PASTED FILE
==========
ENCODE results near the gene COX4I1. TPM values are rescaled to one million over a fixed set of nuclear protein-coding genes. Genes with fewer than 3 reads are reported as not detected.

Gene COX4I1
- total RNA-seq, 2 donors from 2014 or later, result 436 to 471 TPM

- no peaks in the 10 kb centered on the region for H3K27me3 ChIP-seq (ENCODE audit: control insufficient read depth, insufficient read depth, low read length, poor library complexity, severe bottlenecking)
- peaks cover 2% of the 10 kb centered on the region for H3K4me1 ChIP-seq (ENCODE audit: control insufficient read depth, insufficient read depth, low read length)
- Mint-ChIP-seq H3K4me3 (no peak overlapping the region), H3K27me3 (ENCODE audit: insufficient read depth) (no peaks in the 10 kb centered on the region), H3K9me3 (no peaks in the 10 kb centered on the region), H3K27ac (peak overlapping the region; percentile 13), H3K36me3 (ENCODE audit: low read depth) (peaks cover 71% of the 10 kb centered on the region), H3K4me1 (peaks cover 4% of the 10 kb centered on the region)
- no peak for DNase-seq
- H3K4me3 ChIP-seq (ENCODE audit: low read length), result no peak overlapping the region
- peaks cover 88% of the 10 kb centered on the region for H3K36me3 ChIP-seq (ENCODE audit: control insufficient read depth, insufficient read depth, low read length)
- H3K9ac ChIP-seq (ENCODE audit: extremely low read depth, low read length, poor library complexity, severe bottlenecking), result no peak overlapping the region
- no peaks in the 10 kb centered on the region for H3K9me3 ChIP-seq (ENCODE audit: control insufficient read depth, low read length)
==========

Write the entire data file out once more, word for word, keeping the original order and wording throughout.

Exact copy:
ENCODE results near the gene COX4I1. TPM values are rescaled to one million over a fixed set of nuclear protein-coding genes. Genes with fewer than 3 reads are reported as not detected.

Gene COX4I1
- total RNA-seq, 2 donors from 2014 or later, result 436 to 471 TPM

- no peaks in the 10 kb centered on the region for H3K27me3 ChIP-seq (ENCODE audit: control insufficient read depth, insufficient read depth, low read length, poor library complexity, severe bottlenecking)
- peaks cover 2% of the 10 kb centered on the region for H3K4me1 ChIP-seq (ENCODE audit: control insufficient read depth, insufficient read depth, low read length)
- Mint-ChIP-seq H3K4me3 (no peak overlapping the region), H3K27me3 (ENCODE audit: insufficient read depth) (no peaks in the 10 kb centered on the region), H3K9me3 (no peaks in the 10 kb centered on the region), H3K27ac (peak overlapping the region; percentile 13), H3K36me3 (ENCODE audit: low read depth) (peaks cover 71% of the 10 kb centered on the region), H3K4me1 (peaks cover 4% of the 10 kb centered on the region)
- no peak for DNase-seq
- H3K4me3 ChIP-seq (ENCODE audit: low read length), result no peak overlapping the region
- peaks cover 88% of the 10 kb centered on the region for H3K36me3 ChIP-seq (ENCODE audit: control insufficient read depth, insufficient read depth, low read length)
- H3K9ac ChIP-seq (ENCODE audit: extremely low read depth, low read length, poor library complexity, severe bottlenecking), result no peak overlapping the region
- no peaks in the 10 kb centered on the region for H3K9me3 ChIP-seq (ENCODE audit: control insufficient read depth, low read length)